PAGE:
As told by Faith Smith
When my biopsy came back positive for breast cancer and I was told I needed a lumpectomy, my daughter was adamant that I seek a second opinion from a breast surgeon who would use SCOUT for localizing my tumor. She explained to me that SCOUT is a more comfortable option because I wouldn’t have a wire sticking out of my breast, and would give my surgeon more accurate localization to remove my tumor.
I always thought that the treatment for breast cancer was basically the same anywhere you went, but after I had a consultation with Lori Gentile, MD at Novant Health (Huntsville, NC) it became very apparent that was not the case.
Dr. Gentile explained exactly what would happen and how they would localize my tumor using SCOUT wire-free technology. It was a very different experience from my first consultation where the localization method would have been a wire. Learning about the wire procedure made me a bit uneasy thinking ‘How would they find my very small tumor during surgery?’, but it was a big relief to know that the SCOUT system would give real-time guidance and Dr. Gentile would know exactly where my tumor was with incredible accuracy.
The placement of the SCOUT Reflector happened several days before my surgery and it was simple and easy. I did not feel the insertion, just the mammography compression. At first, I didn’t understand why the Reflector was inserted on a different day from surgery, but Dr. Gentile explained that it eliminates any radiology and surgery scheduling issues. I ended up really appreciating having the two procedures on separate days, since being a breast cancer patient and having so many things going on can be overwhelming — I found that breaking it down into smaller tasks helped. When the day of my surgery arrived I was naturally anxious, but with my Reflector in place my surgery started exactly on time –— no delays.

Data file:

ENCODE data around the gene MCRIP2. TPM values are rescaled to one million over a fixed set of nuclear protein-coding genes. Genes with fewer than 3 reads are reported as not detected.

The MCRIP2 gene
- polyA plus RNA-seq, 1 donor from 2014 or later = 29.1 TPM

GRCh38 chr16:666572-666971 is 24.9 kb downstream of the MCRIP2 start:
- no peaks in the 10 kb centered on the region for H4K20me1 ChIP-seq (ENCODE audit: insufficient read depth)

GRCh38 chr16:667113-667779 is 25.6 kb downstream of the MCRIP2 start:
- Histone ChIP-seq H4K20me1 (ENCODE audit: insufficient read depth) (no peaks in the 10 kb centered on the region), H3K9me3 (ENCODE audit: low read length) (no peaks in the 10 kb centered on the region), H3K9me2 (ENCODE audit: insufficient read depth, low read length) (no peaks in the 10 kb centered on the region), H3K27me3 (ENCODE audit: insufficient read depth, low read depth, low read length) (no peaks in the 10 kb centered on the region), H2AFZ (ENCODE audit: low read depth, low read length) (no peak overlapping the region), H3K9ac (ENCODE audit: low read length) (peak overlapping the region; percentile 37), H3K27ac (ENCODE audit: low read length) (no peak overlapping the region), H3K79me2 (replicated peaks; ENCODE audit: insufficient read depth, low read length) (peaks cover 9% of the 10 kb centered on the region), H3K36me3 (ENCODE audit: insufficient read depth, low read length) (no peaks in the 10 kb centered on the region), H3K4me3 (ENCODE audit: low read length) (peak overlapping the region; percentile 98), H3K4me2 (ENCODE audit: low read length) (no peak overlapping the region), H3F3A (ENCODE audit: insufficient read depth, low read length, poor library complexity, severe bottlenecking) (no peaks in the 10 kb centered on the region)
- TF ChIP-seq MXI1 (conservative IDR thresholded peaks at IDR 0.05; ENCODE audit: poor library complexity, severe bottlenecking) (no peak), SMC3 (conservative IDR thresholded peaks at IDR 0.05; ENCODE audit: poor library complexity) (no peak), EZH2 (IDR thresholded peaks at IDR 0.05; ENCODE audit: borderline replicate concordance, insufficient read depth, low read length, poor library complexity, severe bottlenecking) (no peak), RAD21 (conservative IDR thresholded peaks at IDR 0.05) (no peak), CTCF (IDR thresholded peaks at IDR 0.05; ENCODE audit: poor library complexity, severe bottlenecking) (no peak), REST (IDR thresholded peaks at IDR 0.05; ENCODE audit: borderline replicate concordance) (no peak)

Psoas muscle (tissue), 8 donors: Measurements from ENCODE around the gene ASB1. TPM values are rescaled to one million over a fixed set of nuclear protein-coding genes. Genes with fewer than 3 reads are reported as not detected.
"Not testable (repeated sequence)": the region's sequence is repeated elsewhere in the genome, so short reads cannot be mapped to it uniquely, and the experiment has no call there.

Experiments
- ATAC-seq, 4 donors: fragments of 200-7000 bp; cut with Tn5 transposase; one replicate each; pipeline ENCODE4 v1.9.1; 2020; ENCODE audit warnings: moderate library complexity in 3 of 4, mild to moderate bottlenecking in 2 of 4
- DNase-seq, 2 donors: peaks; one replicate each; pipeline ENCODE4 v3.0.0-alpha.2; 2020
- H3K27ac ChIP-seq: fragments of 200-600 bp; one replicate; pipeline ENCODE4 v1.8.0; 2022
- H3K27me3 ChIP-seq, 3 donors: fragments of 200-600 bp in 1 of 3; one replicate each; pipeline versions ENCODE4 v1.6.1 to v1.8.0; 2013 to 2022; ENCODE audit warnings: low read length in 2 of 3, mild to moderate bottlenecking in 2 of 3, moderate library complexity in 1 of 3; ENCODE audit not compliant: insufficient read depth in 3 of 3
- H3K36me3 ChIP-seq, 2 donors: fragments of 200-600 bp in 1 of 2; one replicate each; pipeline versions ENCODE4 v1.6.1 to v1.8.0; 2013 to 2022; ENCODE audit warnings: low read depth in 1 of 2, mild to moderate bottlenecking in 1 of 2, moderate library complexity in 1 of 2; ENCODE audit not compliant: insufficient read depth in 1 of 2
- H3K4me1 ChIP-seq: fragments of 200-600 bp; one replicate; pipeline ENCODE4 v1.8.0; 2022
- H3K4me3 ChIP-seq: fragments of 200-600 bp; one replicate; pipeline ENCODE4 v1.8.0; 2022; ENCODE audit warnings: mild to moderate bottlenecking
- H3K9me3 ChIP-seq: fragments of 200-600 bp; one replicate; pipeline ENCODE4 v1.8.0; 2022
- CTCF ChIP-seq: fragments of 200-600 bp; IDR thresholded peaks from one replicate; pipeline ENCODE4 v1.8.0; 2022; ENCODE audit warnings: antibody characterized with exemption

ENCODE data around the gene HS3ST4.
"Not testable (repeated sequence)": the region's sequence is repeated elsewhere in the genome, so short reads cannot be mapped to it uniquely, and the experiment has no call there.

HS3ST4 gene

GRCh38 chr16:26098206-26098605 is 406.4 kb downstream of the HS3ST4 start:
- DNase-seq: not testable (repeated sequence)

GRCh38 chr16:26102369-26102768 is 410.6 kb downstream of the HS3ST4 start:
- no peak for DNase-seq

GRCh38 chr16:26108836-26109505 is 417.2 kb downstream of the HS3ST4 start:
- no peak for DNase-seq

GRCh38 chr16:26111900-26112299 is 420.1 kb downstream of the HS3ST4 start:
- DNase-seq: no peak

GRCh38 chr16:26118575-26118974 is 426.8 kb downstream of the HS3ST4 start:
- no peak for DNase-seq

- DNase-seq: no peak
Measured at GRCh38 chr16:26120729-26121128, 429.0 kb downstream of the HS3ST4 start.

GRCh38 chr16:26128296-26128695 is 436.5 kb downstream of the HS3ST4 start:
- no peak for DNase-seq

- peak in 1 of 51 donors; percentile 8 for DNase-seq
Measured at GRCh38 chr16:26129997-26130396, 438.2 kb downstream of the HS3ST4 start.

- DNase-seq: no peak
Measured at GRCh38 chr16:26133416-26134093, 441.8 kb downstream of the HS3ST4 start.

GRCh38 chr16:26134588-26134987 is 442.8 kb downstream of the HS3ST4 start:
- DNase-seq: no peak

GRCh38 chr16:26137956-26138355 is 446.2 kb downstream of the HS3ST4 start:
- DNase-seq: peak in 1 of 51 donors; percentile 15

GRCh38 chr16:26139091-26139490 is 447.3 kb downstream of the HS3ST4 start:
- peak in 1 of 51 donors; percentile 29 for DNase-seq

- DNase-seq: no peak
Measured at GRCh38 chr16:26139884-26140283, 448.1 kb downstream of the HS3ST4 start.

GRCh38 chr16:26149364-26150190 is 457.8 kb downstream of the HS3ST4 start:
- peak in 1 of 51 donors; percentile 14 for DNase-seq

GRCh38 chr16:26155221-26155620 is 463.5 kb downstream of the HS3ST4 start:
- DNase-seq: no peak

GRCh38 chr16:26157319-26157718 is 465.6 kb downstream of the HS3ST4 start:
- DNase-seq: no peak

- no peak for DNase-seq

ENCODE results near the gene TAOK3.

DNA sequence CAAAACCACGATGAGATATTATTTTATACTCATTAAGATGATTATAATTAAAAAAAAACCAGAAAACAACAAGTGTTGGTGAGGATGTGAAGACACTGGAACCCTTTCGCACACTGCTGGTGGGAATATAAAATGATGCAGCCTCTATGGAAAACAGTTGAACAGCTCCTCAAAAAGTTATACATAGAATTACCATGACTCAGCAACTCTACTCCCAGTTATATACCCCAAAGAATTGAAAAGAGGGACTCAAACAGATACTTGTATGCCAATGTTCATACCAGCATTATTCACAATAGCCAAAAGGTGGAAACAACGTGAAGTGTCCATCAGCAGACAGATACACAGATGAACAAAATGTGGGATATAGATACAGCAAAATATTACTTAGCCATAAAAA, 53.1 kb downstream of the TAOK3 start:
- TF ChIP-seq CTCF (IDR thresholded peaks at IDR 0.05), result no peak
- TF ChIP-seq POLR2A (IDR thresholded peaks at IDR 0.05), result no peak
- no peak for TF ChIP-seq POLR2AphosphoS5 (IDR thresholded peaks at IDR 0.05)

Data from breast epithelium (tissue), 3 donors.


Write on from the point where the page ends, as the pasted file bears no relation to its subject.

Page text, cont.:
The results of my surgery are amazing! Since I had a SCOUT Reflector, Dr. Gentile had more options in deciding where to make the surgical incision and she was able use an old scar. My breast looks exactly the same. You can’t tell where she made the incision or that I even had surgery. To some people that may seem like a small thing, but to me it is huge. Cancer rocks you to the core. “You have cancer” are such hard words to hear, and anything that keeps your world the same is monumentally important.
When I got the call that both my surgical margins and lymph nodes were clear something washed over me — a sense of calm, relief, and a readiness to face the next part of this journey. I am so thankful that throughout my journey I have felt very cared for and very blessed.
I would want other women going through this to know that breast cancer surgery is not the same everywhere. You need to research your options and look for physicians and facilities offering the newest technologies so that you can find the treatment option that is right for you.
Name: Faith Smith
Facility: Novant Health System, Huntsville, NC
Surgeon: Lori Gentile, MD
Please note: This information is not intended nor recommended as a substitute for medical advice, diagnosis or treatment. Always seek the advice of a qualified physician regarding any medical questions or conditions.